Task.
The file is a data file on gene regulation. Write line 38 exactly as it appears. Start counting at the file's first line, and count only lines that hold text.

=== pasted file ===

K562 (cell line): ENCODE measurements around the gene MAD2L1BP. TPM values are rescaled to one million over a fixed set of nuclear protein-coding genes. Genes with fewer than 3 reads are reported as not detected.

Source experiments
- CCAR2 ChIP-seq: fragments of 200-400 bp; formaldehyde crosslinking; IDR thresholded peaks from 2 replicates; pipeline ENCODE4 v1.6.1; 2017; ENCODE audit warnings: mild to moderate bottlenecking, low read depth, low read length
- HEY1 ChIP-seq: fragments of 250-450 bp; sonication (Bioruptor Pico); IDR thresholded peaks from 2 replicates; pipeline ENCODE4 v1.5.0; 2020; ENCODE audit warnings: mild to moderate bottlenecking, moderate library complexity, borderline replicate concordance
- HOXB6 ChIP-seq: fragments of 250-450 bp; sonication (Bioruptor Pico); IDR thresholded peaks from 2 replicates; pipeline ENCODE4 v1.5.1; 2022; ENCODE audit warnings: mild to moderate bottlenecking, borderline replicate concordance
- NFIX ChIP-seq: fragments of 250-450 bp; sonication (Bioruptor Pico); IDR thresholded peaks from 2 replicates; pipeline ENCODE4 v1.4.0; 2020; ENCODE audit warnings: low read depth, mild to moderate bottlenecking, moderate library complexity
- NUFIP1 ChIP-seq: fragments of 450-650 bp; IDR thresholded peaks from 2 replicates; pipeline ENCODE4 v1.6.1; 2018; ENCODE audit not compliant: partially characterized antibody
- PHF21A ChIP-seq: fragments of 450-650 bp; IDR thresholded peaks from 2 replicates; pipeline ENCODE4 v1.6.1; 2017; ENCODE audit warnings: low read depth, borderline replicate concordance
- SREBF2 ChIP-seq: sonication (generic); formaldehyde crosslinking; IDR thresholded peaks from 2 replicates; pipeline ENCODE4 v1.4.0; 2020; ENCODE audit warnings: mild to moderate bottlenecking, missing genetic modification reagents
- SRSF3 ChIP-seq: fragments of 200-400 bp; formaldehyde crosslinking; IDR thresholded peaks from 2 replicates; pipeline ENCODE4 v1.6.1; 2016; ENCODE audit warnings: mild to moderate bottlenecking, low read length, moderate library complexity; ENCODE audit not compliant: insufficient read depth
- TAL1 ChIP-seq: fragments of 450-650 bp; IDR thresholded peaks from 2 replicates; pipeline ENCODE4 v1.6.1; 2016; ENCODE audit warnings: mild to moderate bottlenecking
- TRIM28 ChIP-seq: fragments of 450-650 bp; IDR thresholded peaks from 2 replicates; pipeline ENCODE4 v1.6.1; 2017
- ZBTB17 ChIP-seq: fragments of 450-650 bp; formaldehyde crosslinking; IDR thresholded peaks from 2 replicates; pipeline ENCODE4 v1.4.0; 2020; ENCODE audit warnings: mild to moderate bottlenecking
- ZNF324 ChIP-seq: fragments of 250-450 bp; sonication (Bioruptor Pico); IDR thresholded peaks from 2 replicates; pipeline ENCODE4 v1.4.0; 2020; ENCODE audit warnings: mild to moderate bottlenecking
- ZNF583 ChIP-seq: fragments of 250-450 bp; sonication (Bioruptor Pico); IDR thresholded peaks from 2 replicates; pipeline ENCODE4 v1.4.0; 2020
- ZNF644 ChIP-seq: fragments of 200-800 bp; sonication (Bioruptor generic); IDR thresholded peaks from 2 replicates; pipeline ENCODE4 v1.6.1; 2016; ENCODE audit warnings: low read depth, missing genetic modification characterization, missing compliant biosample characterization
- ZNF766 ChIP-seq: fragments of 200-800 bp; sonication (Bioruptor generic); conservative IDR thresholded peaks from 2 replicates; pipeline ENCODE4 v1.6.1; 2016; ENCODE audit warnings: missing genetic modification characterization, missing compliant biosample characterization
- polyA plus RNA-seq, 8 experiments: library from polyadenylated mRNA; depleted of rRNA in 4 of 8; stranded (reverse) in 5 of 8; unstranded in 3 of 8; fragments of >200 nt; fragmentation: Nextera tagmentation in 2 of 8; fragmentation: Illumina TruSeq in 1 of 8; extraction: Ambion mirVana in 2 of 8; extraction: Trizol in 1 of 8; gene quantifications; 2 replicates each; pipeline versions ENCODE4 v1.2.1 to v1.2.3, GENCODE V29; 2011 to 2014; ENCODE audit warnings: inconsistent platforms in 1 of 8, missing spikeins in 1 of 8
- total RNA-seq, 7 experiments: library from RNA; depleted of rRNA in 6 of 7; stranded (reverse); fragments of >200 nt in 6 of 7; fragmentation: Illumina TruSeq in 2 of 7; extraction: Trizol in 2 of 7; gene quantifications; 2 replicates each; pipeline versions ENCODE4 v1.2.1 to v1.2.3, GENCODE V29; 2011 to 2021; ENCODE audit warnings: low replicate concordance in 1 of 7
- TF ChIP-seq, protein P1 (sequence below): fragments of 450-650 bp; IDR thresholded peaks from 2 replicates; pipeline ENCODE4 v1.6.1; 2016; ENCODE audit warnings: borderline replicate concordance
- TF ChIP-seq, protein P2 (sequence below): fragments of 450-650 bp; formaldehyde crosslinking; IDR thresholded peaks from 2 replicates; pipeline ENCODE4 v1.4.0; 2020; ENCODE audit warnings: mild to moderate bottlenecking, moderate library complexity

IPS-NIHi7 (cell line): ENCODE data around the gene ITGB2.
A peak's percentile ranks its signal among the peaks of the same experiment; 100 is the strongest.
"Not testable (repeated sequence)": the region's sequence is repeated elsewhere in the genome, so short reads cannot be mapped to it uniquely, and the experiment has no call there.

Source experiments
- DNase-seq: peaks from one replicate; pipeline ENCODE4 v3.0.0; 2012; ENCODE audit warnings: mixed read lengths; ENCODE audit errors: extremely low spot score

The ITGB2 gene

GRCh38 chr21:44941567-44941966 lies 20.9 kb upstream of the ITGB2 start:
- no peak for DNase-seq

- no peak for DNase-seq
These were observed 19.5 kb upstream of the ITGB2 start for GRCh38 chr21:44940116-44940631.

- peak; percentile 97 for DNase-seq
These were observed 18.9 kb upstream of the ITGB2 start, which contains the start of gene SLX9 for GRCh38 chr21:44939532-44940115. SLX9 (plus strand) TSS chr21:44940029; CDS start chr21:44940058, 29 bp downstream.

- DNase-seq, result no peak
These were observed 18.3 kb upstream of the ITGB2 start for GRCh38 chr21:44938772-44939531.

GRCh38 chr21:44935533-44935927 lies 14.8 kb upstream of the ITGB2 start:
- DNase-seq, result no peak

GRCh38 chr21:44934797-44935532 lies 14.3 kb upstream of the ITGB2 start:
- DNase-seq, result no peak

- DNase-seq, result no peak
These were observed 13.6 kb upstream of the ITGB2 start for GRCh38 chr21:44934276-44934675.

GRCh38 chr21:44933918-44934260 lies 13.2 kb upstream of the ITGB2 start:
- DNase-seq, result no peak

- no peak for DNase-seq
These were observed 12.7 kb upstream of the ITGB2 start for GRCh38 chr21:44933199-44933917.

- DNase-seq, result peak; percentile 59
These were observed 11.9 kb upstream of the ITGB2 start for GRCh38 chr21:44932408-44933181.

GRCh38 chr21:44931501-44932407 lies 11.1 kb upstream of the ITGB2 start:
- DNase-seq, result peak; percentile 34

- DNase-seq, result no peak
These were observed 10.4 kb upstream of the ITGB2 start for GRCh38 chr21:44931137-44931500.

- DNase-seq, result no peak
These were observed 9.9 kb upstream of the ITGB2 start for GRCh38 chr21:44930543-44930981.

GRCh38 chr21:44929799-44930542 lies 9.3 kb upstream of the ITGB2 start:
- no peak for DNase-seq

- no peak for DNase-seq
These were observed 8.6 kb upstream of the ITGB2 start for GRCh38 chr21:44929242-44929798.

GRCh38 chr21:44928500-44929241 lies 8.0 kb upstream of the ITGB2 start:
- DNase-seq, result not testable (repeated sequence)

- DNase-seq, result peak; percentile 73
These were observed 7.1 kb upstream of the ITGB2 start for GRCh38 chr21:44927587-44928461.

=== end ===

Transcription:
GRCh38 chr21:44934797-44935532 lies 14.3 kb upstream of the ITGB2 start: